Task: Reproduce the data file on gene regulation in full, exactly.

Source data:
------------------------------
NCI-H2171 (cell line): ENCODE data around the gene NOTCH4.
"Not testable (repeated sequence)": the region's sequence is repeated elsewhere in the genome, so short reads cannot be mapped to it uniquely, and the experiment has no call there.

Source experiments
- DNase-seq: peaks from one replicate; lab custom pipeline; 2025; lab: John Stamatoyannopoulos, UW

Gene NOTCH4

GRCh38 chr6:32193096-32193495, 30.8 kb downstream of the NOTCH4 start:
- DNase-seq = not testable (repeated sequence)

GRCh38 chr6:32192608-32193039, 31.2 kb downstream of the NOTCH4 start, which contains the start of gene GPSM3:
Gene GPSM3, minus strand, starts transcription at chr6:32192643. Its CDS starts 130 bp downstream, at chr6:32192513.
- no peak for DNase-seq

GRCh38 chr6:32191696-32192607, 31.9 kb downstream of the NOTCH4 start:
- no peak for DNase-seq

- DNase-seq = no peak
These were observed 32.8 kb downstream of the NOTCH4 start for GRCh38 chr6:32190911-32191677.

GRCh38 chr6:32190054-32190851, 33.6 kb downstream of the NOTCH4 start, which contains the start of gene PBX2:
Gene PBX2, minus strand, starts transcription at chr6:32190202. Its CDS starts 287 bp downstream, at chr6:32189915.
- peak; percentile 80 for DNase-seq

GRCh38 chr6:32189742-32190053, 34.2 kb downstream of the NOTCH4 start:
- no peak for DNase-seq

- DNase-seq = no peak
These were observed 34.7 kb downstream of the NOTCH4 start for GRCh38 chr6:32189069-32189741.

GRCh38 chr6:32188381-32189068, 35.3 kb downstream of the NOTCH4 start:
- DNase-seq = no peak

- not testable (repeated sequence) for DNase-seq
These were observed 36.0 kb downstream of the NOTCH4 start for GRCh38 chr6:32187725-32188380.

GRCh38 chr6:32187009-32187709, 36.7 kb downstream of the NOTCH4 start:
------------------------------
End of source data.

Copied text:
NCI-H2171 (cell line): ENCODE data around the gene NOTCH4.
"Not testable (repeated sequence)": the region's sequence is repeated elsewhere in the genome, so short reads cannot be mapped to it uniquely, and the experiment has no call there.

Source experiments
- DNase-seq: peaks from one replicate; lab custom pipeline; 2025; lab: John Stamatoyannopoulos, UW

Gene NOTCH4

GRCh38 chr6:32193096-32193495, 30.8 kb downstream of the NOTCH4 start:
- DNase-seq = not testable (repeated sequence)

GRCh38 chr6:32192608-32193039, 31.2 kb downstream of the NOTCH4 start, which contains the start of gene GPSM3:
Gene GPSM3, minus strand, starts transcription at chr6:32192643. Its CDS starts 130 bp downstream, at chr6:32192513.
- no peak for DNase-seq

GRCh38 chr6:32191696-32192607, 31.9 kb downstream of the NOTCH4 start:
- no peak for DNase-seq

- DNase-seq = no peak
These were observed 32.8 kb downstream of the NOTCH4 start for GRCh38 chr6:32190911-32191677.

GRCh38 chr6:32190054-32190851, 33.6 kb downstream of the NOTCH4 start, which contains the start of gene PBX2:
Gene PBX2, minus strand, starts transcription at chr6:32190202. Its CDS starts 287 bp downstream, at chr6:32189915.
- peak; percentile 80 for DNase-seq

GRCh38 chr6:32189742-32190053, 34.2 kb downstream of the NOTCH4 start:
- no peak for DNase-seq

- DNase-seq = no peak
These were observed 34.7 kb downstream of the NOTCH4 start for GRCh38 chr6:32189069-32189741.

GRCh38 chr6:32188381-32189068, 35.3 kb downstream of the NOTCH4 start:
- DNase-seq = no peak

- not testable (repeated sequence) for DNase-seq
These were observed 36.0 kb downstream of the NOTCH4 start for GRCh38 chr6:32187725-32188380.

GRCh38 chr6:32187009-32187709, 36.7 kb downstream of the NOTCH4 start: